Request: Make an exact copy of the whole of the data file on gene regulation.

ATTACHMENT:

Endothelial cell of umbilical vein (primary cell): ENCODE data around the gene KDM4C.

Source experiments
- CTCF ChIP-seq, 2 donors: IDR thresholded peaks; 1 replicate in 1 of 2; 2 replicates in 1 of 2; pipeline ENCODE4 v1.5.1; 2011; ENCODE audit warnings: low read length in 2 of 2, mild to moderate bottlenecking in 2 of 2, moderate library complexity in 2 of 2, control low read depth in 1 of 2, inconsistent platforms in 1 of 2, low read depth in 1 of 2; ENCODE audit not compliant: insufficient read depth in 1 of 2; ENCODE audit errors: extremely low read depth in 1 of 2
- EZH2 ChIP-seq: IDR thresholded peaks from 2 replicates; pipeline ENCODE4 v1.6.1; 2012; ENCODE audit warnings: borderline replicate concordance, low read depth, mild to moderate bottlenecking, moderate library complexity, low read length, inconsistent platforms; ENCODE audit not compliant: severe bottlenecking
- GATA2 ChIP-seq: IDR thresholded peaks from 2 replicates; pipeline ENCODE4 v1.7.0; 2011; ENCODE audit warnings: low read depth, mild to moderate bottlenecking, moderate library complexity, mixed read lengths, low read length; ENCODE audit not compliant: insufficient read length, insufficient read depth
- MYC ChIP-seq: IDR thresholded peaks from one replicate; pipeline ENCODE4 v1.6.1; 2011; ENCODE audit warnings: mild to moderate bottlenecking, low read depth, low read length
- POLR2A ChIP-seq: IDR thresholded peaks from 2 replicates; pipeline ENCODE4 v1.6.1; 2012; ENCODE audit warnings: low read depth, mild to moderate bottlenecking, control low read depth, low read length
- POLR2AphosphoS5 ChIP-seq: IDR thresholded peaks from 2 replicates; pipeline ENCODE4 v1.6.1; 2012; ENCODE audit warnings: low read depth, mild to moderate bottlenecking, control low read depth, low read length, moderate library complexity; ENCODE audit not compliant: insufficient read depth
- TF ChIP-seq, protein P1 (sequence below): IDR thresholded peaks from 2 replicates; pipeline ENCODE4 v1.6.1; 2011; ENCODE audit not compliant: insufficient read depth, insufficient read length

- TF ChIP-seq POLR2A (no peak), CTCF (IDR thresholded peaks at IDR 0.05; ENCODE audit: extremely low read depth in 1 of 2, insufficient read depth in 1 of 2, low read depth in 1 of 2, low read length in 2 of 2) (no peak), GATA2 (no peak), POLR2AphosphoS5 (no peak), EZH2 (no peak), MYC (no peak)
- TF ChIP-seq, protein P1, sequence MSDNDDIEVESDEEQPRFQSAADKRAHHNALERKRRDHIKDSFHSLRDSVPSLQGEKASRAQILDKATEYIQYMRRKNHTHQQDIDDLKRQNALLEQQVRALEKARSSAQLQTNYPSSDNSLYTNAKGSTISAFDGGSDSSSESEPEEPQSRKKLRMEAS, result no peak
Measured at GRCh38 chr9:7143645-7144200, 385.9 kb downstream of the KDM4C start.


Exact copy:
Endothelial cell of umbilical vein (primary cell): ENCODE data around the gene KDM4C.

Source experiments
- CTCF ChIP-seq, 2 donors: IDR thresholded peaks; 1 replicate in 1 of 2; 2 replicates in 1 of 2; pipeline ENCODE4 v1.5.1; 2011; ENCODE audit warnings: low read length in 2 of 2, mild to moderate bottlenecking in 2 of 2, moderate library complexity in 2 of 2, control low read depth in 1 of 2, inconsistent platforms in 1 of 2, low read depth in 1 of 2; ENCODE audit not compliant: insufficient read depth in 1 of 2; ENCODE audit errors: extremely low read depth in 1 of 2
- EZH2 ChIP-seq: IDR thresholded peaks from 2 replicates; pipeline ENCODE4 v1.6.1; 2012; ENCODE audit warnings: borderline replicate concordance, low read depth, mild to moderate bottlenecking, moderate library complexity, low read length, inconsistent platforms; ENCODE audit not compliant: severe bottlenecking
- GATA2 ChIP-seq: IDR thresholded peaks from 2 replicates; pipeline ENCODE4 v1.7.0; 2011; ENCODE audit warnings: low read depth, mild to moderate bottlenecking, moderate library complexity, mixed read lengths, low read length; ENCODE audit not compliant: insufficient read length, insufficient read depth
- MYC ChIP-seq: IDR thresholded peaks from one replicate; pipeline ENCODE4 v1.6.1; 2011; ENCODE audit warnings: mild to moderate bottlenecking, low read depth, low read length
- POLR2A ChIP-seq: IDR thresholded peaks from 2 replicates; pipeline ENCODE4 v1.6.1; 2012; ENCODE audit warnings: low read depth, mild to moderate bottlenecking, control low read depth, low read length
- POLR2AphosphoS5 ChIP-seq: IDR thresholded peaks from 2 replicates; pipeline ENCODE4 v1.6.1; 2012; ENCODE audit warnings: low read depth, mild to moderate bottlenecking, control low read depth, low read length, moderate library complexity; ENCODE audit not compliant: insufficient read depth
- TF ChIP-seq, protein P1 (sequence below): IDR thresholded peaks from 2 replicates; pipeline ENCODE4 v1.6.1; 2011; ENCODE audit not compliant: insufficient read depth, insufficient read length

- TF ChIP-seq POLR2A (no peak), CTCF (IDR thresholded peaks at IDR 0.05; ENCODE audit: extremely low read depth in 1 of 2, insufficient read depth in 1 of 2, low read depth in 1 of 2, low read length in 2 of 2) (no peak), GATA2 (no peak), POLR2AphosphoS5 (no peak), EZH2 (no peak), MYC (no peak)
- TF ChIP-seq, protein P1, sequence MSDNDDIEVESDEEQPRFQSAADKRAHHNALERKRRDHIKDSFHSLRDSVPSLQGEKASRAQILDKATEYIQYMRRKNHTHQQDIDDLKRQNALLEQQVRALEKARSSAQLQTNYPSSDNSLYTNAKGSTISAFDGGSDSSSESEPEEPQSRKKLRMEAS, result no peak
Measured at GRCh38 chr9:7143645-7144200, 385.9 kb downstream of the KDM4C start.